Much longer than the document it replaces, The Salem Covenant of 1629 [5], this covenant dwells on the values and commitments held in common
Chapter 19 Plymouth Agreement, November 15, 1636p. 60
A brief, powerful statement of popular sovereignty-inserted later into the Pilgrim Code of Law [20]
Chapter 20 Pilgrim Code of Law, November 15, 1636p. 61
Not really a code of law but a political covenant/compact that looks like and serves as a true constitution
Chapter 21 Dedham Covenant, 1636p. 68
The agreement that established Dedham's town government
Chapter 22 The Massachusetts Body of Liberties, December 1641p. 70
Important code of law that contains most of the rights in the U.S. Bill of Rights, at least eight of which originate here
Chapter 23 The Combination of the Inhabitants upon the Piscataqua River for Government, October 22, 1641p. 88
A political compact resting town government on popular sovereignty
Chapter 24 Massachusetts Bicameral Ordinance, March 7, 1644p. 90
The first explicit creation of a bicameral legislature
Chapter 25 Massachusetts Ordinance on the Legislature, November 13, 1644p. 92
An ordinance altering the size and mode of electing the legislature
Chapter 26 The Laws and Liberties of Massachusetts, 1647p. 95
A codification of earlier laws, this organic act also functioned as a constitution for the colony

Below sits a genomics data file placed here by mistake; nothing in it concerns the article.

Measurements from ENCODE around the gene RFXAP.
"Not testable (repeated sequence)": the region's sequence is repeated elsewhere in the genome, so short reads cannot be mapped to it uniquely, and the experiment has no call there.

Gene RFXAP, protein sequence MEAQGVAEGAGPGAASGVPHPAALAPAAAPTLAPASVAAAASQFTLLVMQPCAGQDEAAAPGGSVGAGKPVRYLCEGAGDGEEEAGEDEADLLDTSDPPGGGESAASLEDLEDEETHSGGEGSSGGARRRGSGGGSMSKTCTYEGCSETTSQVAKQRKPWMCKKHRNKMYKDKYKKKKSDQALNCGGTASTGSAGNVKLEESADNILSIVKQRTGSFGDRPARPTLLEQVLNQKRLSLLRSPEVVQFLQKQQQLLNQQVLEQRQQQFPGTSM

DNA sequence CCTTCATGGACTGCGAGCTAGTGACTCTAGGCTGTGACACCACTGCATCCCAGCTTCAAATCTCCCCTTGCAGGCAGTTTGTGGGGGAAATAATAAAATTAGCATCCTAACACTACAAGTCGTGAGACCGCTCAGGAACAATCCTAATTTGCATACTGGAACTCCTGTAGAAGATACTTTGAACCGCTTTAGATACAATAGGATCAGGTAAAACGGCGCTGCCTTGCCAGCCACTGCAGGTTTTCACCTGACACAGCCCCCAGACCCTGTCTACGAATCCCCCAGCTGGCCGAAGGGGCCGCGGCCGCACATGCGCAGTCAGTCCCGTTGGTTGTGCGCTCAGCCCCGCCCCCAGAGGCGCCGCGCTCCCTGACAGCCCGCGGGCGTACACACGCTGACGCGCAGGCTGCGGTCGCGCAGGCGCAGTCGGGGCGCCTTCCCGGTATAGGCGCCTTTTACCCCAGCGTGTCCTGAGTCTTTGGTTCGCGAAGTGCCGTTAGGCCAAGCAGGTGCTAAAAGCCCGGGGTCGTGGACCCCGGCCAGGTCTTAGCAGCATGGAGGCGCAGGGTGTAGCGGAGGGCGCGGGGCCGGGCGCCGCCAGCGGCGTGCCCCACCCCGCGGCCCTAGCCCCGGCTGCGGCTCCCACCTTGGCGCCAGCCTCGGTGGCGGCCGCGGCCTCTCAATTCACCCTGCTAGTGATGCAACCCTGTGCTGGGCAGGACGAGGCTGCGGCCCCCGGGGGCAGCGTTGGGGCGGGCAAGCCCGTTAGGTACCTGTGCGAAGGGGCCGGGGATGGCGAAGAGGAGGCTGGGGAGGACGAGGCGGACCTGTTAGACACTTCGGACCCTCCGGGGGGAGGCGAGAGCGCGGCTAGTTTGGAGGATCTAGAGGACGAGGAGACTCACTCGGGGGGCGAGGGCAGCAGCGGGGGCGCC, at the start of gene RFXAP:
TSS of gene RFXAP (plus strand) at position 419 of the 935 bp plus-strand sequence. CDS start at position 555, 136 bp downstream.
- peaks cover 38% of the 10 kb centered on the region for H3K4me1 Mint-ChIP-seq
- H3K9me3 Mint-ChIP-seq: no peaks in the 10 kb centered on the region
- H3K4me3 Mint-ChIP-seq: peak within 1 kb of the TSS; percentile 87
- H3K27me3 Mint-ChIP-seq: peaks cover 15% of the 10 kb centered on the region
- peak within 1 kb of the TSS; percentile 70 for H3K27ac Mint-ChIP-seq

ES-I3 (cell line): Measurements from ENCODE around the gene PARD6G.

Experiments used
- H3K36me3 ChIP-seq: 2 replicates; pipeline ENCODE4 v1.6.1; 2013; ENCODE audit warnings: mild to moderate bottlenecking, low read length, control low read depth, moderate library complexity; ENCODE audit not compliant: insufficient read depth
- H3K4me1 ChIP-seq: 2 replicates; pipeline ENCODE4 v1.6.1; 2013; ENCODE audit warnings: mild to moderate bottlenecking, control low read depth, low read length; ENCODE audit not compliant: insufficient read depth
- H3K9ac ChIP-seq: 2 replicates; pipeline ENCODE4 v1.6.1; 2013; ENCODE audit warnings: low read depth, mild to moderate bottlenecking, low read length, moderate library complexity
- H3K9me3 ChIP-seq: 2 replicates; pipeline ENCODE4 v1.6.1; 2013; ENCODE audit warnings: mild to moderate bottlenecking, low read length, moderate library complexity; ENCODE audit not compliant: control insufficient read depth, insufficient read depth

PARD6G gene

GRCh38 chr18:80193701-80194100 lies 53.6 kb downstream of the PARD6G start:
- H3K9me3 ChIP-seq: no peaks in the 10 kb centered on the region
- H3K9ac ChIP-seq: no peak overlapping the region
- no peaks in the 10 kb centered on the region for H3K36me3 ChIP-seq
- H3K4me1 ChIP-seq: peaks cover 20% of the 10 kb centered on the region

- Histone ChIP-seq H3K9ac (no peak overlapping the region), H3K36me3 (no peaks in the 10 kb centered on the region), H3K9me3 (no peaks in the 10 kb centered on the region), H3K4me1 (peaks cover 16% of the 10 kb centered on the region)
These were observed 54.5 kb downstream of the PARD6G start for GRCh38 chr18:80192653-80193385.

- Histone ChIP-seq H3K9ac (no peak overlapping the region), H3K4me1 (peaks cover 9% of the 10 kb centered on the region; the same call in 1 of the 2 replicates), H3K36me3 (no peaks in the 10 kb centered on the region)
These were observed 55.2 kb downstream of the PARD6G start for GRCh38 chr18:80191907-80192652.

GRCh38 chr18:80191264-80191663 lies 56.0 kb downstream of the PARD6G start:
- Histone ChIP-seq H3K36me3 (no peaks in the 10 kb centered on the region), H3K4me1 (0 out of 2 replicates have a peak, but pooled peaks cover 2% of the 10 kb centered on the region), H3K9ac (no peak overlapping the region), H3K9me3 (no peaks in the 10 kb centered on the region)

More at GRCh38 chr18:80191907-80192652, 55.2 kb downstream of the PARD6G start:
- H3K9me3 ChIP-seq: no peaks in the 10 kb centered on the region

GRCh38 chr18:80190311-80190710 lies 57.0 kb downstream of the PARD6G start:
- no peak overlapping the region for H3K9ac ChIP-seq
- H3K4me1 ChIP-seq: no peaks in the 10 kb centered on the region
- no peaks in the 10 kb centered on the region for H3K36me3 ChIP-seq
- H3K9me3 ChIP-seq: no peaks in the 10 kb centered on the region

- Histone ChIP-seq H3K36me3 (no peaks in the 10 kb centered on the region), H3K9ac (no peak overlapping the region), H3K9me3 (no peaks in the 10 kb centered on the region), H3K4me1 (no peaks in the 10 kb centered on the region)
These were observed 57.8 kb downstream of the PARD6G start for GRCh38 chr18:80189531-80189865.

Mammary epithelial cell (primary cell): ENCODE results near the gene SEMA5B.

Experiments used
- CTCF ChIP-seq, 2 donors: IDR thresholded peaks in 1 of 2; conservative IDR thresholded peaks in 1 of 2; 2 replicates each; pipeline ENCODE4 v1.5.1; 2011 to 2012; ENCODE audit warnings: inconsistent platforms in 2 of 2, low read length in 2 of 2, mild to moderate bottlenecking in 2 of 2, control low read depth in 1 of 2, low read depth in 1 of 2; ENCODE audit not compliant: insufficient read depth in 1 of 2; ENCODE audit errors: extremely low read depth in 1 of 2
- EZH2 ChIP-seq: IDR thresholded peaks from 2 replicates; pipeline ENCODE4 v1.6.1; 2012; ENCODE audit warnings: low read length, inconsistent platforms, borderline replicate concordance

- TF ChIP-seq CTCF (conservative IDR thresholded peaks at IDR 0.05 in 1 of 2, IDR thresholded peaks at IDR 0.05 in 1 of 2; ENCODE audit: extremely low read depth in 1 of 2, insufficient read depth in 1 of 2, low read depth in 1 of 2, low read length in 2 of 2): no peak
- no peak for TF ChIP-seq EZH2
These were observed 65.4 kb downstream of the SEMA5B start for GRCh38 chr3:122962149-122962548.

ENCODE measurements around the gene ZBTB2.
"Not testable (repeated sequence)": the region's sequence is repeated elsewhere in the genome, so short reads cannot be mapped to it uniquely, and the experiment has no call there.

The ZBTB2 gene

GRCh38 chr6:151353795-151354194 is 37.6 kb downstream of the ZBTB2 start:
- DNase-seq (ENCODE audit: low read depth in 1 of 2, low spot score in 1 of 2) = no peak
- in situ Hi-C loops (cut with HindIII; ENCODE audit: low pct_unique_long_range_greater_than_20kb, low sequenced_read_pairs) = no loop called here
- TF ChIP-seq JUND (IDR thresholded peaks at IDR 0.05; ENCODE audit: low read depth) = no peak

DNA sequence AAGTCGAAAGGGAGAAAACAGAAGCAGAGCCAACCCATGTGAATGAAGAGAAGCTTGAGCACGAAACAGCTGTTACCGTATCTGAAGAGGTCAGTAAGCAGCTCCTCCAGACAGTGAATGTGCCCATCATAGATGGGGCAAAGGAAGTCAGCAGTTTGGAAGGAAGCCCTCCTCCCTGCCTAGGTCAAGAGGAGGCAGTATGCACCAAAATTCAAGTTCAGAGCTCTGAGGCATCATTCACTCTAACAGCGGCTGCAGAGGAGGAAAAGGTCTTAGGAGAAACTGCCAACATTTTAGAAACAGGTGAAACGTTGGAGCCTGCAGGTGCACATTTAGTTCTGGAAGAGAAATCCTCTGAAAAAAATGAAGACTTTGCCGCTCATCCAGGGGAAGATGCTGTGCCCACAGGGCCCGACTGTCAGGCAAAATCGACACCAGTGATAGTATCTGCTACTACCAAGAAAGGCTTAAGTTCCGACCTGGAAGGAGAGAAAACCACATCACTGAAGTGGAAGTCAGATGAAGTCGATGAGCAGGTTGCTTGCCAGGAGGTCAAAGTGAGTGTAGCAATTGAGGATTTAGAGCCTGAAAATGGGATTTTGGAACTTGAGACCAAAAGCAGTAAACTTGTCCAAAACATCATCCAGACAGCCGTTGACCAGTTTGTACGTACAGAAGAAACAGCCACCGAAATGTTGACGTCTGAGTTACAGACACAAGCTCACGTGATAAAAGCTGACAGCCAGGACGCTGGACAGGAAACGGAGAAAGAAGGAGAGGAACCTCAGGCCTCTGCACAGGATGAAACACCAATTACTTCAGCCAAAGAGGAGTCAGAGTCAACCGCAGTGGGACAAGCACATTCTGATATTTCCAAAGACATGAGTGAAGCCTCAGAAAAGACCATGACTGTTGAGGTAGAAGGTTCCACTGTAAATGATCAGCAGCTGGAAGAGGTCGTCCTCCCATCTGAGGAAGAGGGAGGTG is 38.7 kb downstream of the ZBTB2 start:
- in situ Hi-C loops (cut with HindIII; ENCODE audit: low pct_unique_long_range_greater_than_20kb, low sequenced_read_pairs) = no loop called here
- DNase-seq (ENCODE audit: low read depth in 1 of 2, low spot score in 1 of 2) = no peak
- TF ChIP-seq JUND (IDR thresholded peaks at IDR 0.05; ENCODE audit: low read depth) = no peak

Chapter 27 Massachusetts Ordinance on Legislative Procedure, October 18, 1648p. 136
The earliest formal specification of internal legislative procedures in the colonies
Chapter 28 Towns of Wells, Gorgiana, and Piscataqua Form an Independent Government, July 1649p. 139
Three towns in an area claimed by Massachusetts later to become Maine use a compact to create a joint government
Chapter 29 The Cambridge Agreement of October 4, 1652p. 141
The Cambridge town meeting lays out the basic values and principles that are to guide Cambridge's elected representatives
Chapter 30 Puritan Laws and Liberties, September 29, 1658p. 143
A revision of the Pilgrim Code of Law [20] and thus, in effect, an amending of the constitution of the Plymouth Colony
Chapter 31 An Act of the General Court, June 10, 1661p. 158
The basic principles of Massachusetts government and also an attempt to define the relationship between colony and king